• Archaea (Kingdom) 19 January 2010 9:52 UTC zipcodezoo.com [Source type: Academic]

^ The archaea also appear to be crucial for ammonia oxidation in soils, this produces nitrite , which is then oxidized to nitrate by other microbes, and then taken up by plants and other organisms.
  • Archaea (Kingdom) 19 January 2010 9:52 UTC zipcodezoo.com [Source type: Academic]

^ The well-characterized interactions between archaea and other organisms are either mutualism or commensal .
  • Archaea (Kingdom) 19 January 2010 9:52 UTC zipcodezoo.com [Source type: Academic]

[125]
.In the sulfur cycle, archaea that grow by oxidizing sulfur compounds are important as they release this element from rocks, making it available to other organisms.^ In the sulfur cycle , archaea that grow by oxidizing sulfur compounds are important as they release this element from rocks, making it available to other organisms.
  • Archaea (Kingdom) 19 January 2010 9:52 UTC zipcodezoo.com [Source type: Academic]

^ Bacteria play important ecological roles as decomposers, as well as important elements of phytoplantonic organisms at the base of many food chains.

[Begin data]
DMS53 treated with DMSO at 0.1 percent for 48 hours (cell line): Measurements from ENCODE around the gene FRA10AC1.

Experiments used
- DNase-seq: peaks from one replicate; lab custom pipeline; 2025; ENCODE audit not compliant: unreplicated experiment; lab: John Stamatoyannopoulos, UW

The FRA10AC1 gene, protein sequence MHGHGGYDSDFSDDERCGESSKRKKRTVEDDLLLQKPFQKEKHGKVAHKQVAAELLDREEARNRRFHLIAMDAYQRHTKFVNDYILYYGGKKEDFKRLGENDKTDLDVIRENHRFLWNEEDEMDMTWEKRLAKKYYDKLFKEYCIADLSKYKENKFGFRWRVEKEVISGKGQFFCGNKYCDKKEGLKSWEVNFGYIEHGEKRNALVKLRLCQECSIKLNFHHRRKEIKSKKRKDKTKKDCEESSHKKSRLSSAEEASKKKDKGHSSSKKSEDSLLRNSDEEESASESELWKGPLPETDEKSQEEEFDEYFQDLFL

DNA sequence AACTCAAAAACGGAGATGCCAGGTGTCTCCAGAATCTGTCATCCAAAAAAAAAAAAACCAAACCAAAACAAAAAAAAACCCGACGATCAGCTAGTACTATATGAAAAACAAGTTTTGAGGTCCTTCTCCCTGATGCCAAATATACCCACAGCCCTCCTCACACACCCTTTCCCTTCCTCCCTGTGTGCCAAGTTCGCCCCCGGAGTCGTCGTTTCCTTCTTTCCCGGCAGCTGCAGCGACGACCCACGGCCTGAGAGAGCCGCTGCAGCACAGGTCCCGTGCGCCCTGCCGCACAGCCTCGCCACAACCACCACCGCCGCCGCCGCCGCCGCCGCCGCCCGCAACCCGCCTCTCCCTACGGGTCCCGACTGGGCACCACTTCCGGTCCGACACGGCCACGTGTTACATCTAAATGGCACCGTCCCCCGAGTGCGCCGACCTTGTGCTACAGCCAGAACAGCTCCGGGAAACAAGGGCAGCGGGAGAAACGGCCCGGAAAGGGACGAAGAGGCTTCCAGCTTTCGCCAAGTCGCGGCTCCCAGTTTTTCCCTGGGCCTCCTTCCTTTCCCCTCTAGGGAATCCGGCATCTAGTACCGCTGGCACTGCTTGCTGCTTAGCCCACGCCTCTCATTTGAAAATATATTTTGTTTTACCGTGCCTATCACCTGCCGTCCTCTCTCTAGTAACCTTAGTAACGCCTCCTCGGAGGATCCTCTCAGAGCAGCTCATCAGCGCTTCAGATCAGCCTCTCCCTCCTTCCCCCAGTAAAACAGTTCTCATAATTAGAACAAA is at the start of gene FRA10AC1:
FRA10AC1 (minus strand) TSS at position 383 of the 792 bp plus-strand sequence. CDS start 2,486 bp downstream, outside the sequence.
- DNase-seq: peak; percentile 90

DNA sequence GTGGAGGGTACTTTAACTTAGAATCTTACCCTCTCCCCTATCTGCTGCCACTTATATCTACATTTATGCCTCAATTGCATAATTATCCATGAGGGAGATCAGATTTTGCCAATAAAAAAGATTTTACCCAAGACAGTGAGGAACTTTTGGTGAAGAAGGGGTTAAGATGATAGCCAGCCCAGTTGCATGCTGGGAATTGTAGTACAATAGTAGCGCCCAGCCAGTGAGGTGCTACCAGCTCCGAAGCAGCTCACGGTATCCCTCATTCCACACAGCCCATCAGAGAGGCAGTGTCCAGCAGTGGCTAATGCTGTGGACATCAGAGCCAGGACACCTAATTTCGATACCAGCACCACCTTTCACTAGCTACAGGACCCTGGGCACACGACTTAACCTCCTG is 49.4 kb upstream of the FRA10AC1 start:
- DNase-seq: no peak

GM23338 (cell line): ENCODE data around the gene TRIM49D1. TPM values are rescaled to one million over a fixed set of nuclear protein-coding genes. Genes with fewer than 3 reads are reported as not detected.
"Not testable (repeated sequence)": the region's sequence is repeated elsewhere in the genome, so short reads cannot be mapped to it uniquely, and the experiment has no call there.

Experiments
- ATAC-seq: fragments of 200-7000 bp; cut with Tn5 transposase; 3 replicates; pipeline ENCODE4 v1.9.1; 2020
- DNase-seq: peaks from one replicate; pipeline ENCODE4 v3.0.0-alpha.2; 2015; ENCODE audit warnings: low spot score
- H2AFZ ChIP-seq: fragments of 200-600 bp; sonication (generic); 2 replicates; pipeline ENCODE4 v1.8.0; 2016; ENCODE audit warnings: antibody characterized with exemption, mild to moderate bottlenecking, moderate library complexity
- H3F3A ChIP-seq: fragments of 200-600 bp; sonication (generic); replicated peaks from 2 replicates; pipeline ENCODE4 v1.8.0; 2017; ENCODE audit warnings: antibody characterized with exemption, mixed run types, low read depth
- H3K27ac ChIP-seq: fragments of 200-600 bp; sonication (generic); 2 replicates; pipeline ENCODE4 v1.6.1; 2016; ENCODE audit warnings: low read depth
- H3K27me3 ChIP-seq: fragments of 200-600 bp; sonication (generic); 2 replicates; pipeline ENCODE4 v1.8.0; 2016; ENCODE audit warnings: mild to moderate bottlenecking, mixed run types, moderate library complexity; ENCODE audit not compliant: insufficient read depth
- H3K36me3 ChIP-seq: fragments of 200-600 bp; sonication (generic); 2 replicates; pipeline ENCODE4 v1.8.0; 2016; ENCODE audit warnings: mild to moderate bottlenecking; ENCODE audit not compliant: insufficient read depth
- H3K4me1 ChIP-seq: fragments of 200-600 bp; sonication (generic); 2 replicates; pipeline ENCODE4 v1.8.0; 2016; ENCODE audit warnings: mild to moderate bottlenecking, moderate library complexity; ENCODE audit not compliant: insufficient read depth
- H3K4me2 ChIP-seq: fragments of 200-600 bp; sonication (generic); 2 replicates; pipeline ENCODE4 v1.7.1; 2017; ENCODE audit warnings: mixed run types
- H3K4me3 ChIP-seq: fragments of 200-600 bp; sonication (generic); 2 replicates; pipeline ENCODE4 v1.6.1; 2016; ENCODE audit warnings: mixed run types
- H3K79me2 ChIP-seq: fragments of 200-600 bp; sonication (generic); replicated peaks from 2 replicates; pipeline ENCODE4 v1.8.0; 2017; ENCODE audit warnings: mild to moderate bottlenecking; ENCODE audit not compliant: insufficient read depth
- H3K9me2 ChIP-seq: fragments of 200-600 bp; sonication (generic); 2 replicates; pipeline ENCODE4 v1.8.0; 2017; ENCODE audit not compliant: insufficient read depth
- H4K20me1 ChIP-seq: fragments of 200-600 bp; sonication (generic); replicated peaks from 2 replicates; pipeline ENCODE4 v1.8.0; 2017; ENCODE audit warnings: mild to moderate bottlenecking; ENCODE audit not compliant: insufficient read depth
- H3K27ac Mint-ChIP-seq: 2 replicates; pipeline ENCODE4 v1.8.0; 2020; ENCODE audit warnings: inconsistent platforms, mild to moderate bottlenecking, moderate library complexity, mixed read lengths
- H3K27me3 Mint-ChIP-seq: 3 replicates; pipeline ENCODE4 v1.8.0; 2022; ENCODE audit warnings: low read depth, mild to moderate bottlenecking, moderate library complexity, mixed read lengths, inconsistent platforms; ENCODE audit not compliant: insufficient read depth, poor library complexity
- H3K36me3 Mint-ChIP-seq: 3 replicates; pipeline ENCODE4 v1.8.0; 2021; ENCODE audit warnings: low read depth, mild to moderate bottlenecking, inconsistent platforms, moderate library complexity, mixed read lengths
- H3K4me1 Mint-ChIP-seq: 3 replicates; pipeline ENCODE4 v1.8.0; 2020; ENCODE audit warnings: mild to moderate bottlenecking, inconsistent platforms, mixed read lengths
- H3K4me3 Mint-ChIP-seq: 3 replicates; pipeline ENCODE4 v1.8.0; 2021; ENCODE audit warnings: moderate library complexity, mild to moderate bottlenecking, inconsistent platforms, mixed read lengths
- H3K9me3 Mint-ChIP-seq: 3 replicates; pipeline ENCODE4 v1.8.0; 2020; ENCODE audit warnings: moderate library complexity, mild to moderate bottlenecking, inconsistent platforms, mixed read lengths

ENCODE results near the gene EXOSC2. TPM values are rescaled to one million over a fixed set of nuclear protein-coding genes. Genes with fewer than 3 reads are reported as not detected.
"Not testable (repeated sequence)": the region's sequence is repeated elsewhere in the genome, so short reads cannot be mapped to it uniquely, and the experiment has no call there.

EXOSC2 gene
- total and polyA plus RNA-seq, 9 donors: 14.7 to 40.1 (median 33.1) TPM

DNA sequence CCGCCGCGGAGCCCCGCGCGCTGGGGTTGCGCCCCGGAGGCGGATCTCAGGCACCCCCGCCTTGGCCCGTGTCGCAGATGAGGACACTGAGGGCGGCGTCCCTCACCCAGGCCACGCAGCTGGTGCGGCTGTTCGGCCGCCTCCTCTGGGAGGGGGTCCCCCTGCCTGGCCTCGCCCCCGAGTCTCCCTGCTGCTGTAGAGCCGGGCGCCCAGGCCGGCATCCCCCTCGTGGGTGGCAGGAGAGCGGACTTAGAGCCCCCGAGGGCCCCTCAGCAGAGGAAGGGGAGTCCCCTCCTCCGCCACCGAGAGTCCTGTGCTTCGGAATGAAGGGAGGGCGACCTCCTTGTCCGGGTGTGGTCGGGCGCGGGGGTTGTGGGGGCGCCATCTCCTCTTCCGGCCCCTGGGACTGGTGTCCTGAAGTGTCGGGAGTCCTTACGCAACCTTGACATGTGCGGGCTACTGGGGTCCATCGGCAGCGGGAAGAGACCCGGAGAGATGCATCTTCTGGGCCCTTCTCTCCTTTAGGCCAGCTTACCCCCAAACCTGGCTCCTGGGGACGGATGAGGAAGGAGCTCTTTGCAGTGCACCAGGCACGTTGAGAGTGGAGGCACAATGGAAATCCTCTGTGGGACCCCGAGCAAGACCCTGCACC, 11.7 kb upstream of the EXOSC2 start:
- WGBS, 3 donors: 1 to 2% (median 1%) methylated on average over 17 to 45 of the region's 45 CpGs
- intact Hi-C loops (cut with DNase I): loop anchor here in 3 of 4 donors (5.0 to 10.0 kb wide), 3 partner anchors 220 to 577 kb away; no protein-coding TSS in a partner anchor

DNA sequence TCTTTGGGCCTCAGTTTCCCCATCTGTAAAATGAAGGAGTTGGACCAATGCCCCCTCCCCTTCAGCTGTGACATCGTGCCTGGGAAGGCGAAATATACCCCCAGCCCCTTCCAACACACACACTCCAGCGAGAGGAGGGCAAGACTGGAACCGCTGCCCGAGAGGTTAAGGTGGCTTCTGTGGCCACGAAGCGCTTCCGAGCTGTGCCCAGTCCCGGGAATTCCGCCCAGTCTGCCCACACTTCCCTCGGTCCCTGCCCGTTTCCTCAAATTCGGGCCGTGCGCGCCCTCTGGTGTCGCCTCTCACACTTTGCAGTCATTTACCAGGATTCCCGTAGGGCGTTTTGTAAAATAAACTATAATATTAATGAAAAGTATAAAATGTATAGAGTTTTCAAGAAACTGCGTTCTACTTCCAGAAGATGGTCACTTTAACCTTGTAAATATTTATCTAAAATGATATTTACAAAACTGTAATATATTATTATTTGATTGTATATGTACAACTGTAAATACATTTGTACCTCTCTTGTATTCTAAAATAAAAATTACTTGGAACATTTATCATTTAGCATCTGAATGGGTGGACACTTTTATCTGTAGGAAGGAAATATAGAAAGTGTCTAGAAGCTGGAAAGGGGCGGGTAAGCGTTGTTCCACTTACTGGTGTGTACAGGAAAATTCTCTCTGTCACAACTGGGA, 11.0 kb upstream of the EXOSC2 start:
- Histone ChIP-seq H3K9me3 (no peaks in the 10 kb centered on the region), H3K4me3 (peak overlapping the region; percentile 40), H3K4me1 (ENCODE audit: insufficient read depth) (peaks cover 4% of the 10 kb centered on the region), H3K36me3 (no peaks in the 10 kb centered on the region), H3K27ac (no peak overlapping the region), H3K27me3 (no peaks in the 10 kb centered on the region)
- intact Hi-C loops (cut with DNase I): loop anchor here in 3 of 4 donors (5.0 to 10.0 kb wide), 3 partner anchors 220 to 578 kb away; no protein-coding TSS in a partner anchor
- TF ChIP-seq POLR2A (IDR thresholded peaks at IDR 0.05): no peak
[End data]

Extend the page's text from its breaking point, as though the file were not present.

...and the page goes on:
^ Archaea are now recognized as a major part of life on Earth and may play an important role in both the carbon cycle and nitrogen cycle .
  • Archaea (Kingdom) 19 January 2010 9:52 UTC zipcodezoo.com [Source type: Academic]

.However, the archaea that do this, such as Sulfolobus, can cause environmental damage since they produce sulfuric acid as a waste product, and the growth of these organisms in abandoned mines can contribute to acid mine drainage.^ Most of these Archaea require elemental sulfur for growth.

^ Thus, these organisms are called “extremophiles” and, unlike Eubacteria and Eukarya, they depend for survival on environmental conditions such as high salinity, extremes of temperature, unusual chemical substrates, or high pressure.

^ Cultivated crenarchaea are all thermophilic, and most are extremely thermophilic, with optimal growth temperatures above 80°C. As a group, these are the most thermophilic organisms known.
  • MB 451 Microbial Diversity 19 January 2010 9:52 UTC www.mbio.ncsu.edu [Source type: FILTERED WITH BAYES]